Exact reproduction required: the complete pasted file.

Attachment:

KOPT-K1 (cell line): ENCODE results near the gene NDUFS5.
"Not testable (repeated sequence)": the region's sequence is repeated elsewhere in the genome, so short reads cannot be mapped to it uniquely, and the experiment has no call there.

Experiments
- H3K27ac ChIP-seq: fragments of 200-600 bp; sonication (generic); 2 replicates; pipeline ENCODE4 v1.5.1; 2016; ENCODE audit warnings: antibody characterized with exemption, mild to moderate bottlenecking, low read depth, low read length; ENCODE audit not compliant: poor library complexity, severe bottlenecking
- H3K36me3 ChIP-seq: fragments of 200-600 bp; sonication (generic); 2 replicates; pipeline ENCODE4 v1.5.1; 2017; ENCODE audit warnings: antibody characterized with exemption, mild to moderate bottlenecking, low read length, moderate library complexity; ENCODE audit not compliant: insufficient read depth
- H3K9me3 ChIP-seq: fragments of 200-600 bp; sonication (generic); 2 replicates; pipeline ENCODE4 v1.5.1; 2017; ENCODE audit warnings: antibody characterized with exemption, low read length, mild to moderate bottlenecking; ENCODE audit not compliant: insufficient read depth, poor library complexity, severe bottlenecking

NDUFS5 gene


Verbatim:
KOPT-K1 (cell line): ENCODE results near the gene NDUFS5.
"Not testable (repeated sequence)": the region's sequence is repeated elsewhere in the genome, so short reads cannot be mapped to it uniquely, and the experiment has no call there.

Experiments
- H3K27ac ChIP-seq: fragments of 200-600 bp; sonication (generic); 2 replicates; pipeline ENCODE4 v1.5.1; 2016; ENCODE audit warnings: antibody characterized with exemption, mild to moderate bottlenecking, low read depth, low read length; ENCODE audit not compliant: poor library complexity, severe bottlenecking
- H3K36me3 ChIP-seq: fragments of 200-600 bp; sonication (generic); 2 replicates; pipeline ENCODE4 v1.5.1; 2017; ENCODE audit warnings: antibody characterized with exemption, mild to moderate bottlenecking, low read length, moderate library complexity; ENCODE audit not compliant: insufficient read depth
- H3K9me3 ChIP-seq: fragments of 200-600 bp; sonication (generic); 2 replicates; pipeline ENCODE4 v1.5.1; 2017; ENCODE audit warnings: antibody characterized with exemption, low read length, mild to moderate bottlenecking; ENCODE audit not compliant: insufficient read depth, poor library complexity, severe bottlenecking

NDUFS5 gene